Allan H. Meltzer argues that the International Monetary Fund is in need of a reduced mission and major cost-cutting in order to adapt itself to a world of floating exchange rates and massive private capital flows. These changes in the international financial system, coupled with the IMF’s shrinking budget, have left the fund less able to finance its array of activities and have weakened its ability to act as a lender-of-last-resort.
Rather than maintaining its broad mandate and traditional lender-of-last-resort role, the IMF should limit itself to only two functions: improving the quality and quantity of available information and preventing the spread of financial crises. With regard to the latter function, Meltzer argues that the IMF should serve as a lender-of-last-resort only to countries that follow stabilizing, responsible policies. Meltzer thus urges the IMF to pre-condition its loans to states on the soundness of national policy rather than continue its practice of conditional lending.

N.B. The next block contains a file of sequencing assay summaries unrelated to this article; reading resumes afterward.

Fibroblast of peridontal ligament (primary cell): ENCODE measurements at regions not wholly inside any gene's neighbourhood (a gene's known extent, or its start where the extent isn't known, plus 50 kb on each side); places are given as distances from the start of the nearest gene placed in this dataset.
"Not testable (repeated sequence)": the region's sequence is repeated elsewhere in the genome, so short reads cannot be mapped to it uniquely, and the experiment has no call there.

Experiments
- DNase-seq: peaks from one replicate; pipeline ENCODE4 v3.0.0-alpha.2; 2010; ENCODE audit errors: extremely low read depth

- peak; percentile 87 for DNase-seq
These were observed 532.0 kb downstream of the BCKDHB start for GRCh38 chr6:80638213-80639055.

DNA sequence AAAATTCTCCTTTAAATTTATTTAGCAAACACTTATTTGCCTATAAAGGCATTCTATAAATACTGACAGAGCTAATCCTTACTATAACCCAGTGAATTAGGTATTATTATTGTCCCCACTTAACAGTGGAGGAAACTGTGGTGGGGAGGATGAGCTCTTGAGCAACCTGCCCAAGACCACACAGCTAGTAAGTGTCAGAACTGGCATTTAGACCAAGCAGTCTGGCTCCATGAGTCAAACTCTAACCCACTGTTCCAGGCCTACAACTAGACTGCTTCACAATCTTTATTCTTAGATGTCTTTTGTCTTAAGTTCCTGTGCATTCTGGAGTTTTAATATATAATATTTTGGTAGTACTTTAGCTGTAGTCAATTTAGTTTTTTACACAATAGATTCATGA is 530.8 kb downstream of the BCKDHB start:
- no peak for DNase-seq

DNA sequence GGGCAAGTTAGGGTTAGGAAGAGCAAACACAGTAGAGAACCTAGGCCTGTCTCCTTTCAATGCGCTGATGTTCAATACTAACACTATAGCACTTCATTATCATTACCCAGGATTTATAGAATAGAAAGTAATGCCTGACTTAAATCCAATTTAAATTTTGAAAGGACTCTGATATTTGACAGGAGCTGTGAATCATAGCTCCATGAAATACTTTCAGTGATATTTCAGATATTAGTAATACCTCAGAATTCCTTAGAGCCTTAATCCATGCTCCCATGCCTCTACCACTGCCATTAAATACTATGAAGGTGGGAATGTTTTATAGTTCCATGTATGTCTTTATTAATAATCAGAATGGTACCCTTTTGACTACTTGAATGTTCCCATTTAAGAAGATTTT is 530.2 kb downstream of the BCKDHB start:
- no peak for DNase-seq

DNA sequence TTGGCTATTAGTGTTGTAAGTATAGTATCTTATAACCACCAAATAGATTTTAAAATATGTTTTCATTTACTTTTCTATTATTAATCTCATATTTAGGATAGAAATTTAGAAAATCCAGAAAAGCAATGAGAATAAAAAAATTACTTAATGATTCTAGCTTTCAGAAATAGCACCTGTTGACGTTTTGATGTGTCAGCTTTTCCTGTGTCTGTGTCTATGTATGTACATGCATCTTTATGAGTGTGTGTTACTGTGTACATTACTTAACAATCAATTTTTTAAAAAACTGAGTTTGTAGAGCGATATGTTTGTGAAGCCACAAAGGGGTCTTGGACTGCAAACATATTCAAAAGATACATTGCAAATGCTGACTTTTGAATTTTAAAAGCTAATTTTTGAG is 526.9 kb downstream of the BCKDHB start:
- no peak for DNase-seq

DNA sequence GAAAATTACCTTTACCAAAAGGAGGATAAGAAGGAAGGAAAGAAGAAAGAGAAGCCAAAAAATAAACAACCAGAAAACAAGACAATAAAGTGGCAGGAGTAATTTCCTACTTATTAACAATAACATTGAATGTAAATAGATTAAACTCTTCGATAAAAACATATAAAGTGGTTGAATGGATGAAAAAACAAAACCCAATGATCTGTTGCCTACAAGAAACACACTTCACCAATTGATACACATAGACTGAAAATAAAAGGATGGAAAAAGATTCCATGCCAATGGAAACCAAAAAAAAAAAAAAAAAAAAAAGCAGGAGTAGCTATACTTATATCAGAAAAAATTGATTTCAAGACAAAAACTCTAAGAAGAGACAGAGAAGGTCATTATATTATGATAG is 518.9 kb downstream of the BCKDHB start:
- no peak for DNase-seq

Regarding IMF governance, Meltzer cautions against strengthening the influence of developing nations. Meltzer argues that the empowerment of borrowers may undermine the future willingness of lenders to contribute to the fund.
This is part of a two-part debate. To read the accompanying essay by Barry Eichengreen, click here.